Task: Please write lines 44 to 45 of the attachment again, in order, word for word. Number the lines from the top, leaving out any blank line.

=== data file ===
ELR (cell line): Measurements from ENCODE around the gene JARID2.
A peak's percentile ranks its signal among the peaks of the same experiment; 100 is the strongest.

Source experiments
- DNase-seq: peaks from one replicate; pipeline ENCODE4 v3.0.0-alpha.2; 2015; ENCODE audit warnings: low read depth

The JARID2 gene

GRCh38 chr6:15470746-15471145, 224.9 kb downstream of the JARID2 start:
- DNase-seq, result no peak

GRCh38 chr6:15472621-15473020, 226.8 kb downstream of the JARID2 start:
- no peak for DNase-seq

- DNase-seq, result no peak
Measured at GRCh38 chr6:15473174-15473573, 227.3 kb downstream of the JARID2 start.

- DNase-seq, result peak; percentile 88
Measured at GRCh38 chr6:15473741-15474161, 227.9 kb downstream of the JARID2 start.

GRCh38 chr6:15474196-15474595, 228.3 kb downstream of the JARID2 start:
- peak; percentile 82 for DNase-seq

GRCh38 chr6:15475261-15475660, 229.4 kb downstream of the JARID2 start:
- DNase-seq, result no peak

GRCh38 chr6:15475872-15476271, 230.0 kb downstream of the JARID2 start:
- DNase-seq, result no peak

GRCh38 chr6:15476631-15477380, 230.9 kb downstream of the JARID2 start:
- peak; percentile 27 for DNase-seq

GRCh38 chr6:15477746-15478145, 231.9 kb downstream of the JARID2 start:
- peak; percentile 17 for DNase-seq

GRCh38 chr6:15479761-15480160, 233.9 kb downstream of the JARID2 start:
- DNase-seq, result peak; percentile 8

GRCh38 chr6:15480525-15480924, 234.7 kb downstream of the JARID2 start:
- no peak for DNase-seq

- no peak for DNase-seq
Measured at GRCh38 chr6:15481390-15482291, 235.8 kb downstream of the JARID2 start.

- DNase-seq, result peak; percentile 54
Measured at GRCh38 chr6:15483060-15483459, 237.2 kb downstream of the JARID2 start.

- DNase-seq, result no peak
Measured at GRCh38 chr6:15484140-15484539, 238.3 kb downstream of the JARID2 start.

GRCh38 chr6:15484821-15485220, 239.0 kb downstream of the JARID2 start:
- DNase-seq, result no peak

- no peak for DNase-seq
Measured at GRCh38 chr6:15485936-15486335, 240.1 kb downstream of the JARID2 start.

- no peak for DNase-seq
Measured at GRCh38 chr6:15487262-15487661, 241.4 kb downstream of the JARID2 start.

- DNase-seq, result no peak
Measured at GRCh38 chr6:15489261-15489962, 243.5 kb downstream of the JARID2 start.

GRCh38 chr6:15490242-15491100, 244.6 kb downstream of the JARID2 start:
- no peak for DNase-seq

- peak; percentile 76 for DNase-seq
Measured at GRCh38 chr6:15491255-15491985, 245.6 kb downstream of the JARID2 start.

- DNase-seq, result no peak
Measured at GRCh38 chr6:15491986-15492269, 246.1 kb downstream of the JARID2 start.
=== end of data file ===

- peak; percentile 76 for DNase-seq
Measured at GRCh38 chr6:15491255-15491985, 245.6 kb downstream of the JARID2 start.